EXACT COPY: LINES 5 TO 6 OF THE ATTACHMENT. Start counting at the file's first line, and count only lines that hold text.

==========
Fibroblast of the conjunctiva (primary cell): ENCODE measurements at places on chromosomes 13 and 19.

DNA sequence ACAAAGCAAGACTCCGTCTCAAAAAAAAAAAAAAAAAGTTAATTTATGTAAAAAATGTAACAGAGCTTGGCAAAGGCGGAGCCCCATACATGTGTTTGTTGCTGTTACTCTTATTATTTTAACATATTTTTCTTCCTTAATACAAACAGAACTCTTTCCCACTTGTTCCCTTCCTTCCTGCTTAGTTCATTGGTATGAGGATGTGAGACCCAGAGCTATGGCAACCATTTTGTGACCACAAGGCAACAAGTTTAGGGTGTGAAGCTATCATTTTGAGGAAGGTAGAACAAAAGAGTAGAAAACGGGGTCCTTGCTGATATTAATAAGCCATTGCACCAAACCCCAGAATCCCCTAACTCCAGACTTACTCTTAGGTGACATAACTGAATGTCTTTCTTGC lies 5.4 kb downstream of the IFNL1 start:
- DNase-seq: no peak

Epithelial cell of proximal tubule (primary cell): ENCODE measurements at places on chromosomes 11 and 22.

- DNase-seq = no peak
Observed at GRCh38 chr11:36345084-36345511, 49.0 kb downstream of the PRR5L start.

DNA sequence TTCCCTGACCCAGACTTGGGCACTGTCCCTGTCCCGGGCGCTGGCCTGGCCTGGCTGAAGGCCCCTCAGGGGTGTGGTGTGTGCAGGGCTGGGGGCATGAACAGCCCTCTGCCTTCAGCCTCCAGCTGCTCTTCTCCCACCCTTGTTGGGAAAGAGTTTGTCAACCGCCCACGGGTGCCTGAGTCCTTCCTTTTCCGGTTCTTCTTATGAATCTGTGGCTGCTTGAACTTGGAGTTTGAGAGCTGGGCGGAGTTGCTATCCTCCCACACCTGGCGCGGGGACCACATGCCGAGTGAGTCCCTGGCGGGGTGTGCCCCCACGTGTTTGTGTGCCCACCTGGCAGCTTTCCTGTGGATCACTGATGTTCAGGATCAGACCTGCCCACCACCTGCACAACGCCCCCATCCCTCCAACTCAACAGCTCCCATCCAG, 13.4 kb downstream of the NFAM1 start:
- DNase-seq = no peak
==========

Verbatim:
- DNase-seq = no peak
Observed at GRCh38 chr11:36345084-36345511, 49.0 kb downstream of the PRR5L start.